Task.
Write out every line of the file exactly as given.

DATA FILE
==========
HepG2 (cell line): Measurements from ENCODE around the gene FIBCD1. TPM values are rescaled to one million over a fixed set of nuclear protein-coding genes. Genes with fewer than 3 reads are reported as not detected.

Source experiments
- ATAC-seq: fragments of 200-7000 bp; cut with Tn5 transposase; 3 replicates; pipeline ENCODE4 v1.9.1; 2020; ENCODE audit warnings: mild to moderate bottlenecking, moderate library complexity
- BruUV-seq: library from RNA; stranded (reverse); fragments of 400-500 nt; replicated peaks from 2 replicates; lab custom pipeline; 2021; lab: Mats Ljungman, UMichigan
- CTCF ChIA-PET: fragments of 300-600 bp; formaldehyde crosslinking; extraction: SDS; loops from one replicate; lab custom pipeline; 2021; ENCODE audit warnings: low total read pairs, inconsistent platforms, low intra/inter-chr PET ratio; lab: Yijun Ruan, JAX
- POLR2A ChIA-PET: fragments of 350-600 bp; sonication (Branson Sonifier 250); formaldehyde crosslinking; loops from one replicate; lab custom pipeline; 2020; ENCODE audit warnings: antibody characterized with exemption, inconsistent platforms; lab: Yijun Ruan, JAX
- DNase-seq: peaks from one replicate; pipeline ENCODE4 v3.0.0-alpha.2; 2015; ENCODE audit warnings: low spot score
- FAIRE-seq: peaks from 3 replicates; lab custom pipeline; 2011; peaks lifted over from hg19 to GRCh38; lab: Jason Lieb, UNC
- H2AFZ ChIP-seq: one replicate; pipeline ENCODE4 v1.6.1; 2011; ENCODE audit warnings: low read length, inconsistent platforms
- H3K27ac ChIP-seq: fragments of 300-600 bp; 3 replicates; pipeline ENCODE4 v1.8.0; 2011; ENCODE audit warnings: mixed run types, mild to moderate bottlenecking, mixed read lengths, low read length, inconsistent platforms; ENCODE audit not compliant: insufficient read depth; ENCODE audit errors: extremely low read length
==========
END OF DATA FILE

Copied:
HepG2 (cell line): Measurements from ENCODE around the gene FIBCD1. TPM values are rescaled to one million over a fixed set of nuclear protein-coding genes. Genes with fewer than 3 reads are reported as not detected.

Source experiments
- ATAC-seq: fragments of 200-7000 bp; cut with Tn5 transposase; 3 replicates; pipeline ENCODE4 v1.9.1; 2020; ENCODE audit warnings: mild to moderate bottlenecking, moderate library complexity
- BruUV-seq: library from RNA; stranded (reverse); fragments of 400-500 nt; replicated peaks from 2 replicates; lab custom pipeline; 2021; lab: Mats Ljungman, UMichigan
- CTCF ChIA-PET: fragments of 300-600 bp; formaldehyde crosslinking; extraction: SDS; loops from one replicate; lab custom pipeline; 2021; ENCODE audit warnings: low total read pairs, inconsistent platforms, low intra/inter-chr PET ratio; lab: Yijun Ruan, JAX
- POLR2A ChIA-PET: fragments of 350-600 bp; sonication (Branson Sonifier 250); formaldehyde crosslinking; loops from one replicate; lab custom pipeline; 2020; ENCODE audit warnings: antibody characterized with exemption, inconsistent platforms; lab: Yijun Ruan, JAX
- DNase-seq: peaks from one replicate; pipeline ENCODE4 v3.0.0-alpha.2; 2015; ENCODE audit warnings: low spot score
- FAIRE-seq: peaks from 3 replicates; lab custom pipeline; 2011; peaks lifted over from hg19 to GRCh38; lab: Jason Lieb, UNC
- H2AFZ ChIP-seq: one replicate; pipeline ENCODE4 v1.6.1; 2011; ENCODE audit warnings: low read length, inconsistent platforms
- H3K27ac ChIP-seq: fragments of 300-600 bp; 3 replicates; pipeline ENCODE4 v1.8.0; 2011; ENCODE audit warnings: mixed run types, mild to moderate bottlenecking, mixed read lengths, low read length, inconsistent platforms; ENCODE audit not compliant: insufficient read depth; ENCODE audit errors: extremely low read length